Emerging RNA viruses that target the central nervous system (CNS) lead to cognitive sequelae in survivors. Studies in humans and mice infected with West Nile virus (WNV), a re-emerging RNA virus associated with learning and memory deficits, revealed microglial-mediated synapse elimination within the hippocampus. Moreover, CNS-resident memory T (TRM) cells activate microglia, limiting synapse recovery and inducing spatial learning defects in WNV-recovered mice. The signals involved in T cell-microglia interactions are unknown.
Here, we examined immune cells within the murine WNV-recovered forebrain using single-cell RNA sequencing to identify putative ligand-receptor pairs involved in intercellular communication between T cells and microglia. Clustering and differential gene analyses were followed by protein validation and genetic and antibody-based approaches utilizing an established murine model of WNV recovery in which microglia and complement promote ongoing hippocampal synaptic loss.
Profiling of host transcriptome immune cells at 25 days post-infection in mice revealed a shift in forebrain homeostatic microglia to activated subpopulations with transcriptional signatures that have previously been observed in studies of neurodegenerative diseases. Importantly, CXCL16/CXCR6, a chemokine signaling pathway involved in TRM cell biology, was identified as critically regulating CXCR6 expressing CD8+TRM cell numbers within the WNV-recovered forebrain. We demonstrate that CXCL16 is highlymore »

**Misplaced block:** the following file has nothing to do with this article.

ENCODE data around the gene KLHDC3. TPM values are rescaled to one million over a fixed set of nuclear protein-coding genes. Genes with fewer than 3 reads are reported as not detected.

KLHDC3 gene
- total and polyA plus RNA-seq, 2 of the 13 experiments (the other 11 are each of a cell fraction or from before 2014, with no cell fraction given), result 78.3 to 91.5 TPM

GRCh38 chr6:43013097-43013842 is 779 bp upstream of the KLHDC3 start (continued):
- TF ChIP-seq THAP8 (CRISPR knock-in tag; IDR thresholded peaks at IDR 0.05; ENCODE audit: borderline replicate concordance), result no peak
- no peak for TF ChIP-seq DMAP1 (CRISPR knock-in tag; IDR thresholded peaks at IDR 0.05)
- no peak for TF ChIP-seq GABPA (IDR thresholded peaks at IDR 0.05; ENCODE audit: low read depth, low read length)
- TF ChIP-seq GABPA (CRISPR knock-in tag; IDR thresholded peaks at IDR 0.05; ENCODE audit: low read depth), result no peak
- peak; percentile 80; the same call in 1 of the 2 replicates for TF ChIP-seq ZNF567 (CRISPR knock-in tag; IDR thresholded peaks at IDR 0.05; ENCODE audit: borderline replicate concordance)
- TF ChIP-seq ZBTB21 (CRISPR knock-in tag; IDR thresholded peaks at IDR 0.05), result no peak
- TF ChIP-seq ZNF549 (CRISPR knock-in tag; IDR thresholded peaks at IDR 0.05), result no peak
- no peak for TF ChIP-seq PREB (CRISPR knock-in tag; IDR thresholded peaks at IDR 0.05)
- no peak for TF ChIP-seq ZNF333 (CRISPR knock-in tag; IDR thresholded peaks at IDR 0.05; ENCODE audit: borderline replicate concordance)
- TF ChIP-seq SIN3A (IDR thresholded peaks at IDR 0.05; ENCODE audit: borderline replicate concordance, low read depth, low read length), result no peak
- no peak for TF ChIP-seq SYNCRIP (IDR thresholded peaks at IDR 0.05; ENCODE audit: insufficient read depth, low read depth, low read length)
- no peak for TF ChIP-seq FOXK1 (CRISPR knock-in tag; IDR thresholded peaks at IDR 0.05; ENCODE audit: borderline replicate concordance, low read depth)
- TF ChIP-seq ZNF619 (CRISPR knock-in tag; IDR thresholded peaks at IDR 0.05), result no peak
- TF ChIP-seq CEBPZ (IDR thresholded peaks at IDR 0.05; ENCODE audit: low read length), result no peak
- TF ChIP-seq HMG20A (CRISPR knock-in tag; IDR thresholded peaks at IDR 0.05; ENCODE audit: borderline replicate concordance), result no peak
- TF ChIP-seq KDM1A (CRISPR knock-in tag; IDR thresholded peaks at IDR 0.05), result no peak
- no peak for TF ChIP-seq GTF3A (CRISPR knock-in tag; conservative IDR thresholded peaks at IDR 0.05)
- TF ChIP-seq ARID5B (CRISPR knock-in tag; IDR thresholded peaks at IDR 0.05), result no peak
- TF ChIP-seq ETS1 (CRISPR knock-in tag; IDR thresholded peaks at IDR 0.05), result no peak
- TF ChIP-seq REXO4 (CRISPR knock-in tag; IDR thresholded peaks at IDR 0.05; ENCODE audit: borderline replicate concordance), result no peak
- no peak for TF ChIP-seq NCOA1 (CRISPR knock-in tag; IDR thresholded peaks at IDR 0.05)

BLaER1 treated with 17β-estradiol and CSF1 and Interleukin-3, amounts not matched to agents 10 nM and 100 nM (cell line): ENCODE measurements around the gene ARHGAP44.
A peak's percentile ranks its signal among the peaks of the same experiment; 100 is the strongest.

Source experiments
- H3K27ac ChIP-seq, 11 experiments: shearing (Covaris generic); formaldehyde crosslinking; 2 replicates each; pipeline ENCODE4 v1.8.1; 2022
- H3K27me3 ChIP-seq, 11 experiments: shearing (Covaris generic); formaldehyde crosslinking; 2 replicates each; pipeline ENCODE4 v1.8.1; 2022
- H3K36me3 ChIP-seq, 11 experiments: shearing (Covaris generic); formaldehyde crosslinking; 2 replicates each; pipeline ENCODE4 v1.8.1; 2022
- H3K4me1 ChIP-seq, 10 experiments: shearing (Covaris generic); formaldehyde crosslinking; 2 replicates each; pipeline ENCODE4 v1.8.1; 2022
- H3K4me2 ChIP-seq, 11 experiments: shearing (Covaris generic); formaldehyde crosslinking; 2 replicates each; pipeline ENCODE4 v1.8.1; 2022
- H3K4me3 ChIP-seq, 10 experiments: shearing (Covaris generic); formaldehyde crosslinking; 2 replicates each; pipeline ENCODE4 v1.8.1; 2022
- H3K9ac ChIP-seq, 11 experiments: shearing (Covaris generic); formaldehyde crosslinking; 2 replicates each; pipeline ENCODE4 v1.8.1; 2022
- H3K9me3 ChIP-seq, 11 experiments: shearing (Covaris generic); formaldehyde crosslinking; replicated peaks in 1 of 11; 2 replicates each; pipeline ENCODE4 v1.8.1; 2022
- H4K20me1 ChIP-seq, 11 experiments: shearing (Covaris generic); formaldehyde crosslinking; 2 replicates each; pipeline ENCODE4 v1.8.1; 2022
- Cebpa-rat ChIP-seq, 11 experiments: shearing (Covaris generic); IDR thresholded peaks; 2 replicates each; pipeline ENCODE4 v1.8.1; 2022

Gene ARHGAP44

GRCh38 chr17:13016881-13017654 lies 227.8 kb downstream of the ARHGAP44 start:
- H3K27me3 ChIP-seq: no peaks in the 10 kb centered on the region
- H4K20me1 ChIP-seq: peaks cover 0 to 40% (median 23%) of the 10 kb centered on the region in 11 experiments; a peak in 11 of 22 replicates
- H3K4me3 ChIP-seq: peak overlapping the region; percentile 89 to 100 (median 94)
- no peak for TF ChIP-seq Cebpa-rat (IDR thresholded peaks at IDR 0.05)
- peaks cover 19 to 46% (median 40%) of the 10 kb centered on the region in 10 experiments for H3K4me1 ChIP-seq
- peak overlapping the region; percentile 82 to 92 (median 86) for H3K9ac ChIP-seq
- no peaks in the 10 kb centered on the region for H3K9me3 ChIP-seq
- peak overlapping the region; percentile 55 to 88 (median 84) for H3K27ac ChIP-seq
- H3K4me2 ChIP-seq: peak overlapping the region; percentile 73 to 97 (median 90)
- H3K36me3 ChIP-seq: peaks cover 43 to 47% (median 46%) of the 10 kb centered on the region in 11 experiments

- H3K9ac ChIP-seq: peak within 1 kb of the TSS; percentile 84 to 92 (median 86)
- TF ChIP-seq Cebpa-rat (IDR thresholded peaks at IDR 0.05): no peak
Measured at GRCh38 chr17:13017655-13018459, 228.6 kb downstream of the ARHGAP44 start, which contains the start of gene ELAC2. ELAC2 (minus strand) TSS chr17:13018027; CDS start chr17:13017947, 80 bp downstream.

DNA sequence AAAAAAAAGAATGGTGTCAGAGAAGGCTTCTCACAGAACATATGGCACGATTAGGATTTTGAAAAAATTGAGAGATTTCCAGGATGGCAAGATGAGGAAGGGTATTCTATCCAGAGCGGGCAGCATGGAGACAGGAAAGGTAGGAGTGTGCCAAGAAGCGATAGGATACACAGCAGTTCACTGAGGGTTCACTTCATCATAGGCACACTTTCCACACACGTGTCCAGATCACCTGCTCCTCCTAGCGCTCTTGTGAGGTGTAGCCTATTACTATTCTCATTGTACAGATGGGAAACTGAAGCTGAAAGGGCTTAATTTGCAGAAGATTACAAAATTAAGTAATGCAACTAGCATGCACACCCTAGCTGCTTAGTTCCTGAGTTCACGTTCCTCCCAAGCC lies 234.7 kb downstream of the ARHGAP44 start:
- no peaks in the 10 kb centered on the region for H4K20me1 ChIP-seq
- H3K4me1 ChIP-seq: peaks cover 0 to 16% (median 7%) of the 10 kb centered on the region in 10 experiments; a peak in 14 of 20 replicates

We provide a comprehensive assessment of the role of CXCL16/CXCR6 as an interaction link between microglia and CD8+T cells that maintains forebrain TRM cells, microglial and astrocyte activation, and ongoing synapse elimination in virally recovered animals. We also show that therapeutic targeting of CXCL16 in mice during recovery may reduce CNS CD8+TRM cells.